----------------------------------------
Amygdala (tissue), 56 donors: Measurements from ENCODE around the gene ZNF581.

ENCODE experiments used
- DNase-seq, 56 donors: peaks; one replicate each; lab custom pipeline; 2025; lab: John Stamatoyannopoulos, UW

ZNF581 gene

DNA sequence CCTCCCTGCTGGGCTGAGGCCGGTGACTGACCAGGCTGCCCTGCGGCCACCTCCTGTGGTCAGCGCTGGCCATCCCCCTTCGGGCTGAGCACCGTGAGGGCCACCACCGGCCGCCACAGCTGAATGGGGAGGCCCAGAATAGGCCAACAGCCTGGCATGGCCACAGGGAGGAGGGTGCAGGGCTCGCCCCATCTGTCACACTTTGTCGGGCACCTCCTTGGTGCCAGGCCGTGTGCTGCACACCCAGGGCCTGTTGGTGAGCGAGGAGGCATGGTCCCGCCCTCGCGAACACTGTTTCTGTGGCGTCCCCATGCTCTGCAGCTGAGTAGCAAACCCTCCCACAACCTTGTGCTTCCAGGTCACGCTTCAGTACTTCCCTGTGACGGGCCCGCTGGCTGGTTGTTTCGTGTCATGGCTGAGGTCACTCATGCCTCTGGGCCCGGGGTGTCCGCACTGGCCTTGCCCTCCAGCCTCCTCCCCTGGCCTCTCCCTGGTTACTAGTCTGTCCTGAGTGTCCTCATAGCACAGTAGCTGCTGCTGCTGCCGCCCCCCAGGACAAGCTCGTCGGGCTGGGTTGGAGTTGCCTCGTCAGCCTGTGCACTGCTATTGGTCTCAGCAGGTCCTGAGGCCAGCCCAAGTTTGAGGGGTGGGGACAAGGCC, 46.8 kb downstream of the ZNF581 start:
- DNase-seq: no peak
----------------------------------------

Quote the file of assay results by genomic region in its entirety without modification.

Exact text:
Amygdala (tissue), 56 donors: Measurements from ENCODE around the gene ZNF581.

ENCODE experiments used
- DNase-seq, 56 donors: peaks; one replicate each; lab custom pipeline; 2025; lab: John Stamatoyannopoulos, UW

ZNF581 gene

DNA sequence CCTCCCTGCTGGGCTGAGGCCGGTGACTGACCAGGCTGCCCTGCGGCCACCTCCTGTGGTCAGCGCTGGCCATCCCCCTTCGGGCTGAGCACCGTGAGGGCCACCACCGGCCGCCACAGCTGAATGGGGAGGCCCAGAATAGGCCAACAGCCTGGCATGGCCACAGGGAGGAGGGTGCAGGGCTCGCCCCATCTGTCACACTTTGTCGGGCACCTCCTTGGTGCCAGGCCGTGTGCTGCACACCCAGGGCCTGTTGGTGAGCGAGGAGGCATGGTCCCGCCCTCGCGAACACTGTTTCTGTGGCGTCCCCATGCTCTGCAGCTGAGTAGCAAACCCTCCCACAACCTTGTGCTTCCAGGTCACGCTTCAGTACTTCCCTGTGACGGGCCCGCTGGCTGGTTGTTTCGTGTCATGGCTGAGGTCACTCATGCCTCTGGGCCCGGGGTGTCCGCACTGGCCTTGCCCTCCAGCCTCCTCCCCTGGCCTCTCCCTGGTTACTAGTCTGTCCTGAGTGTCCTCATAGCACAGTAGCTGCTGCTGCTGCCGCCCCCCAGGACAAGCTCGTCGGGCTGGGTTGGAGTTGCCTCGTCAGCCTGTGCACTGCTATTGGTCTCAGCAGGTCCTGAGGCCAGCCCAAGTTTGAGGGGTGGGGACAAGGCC, 46.8 kb downstream of the ZNF581 start:
- DNase-seq: no peak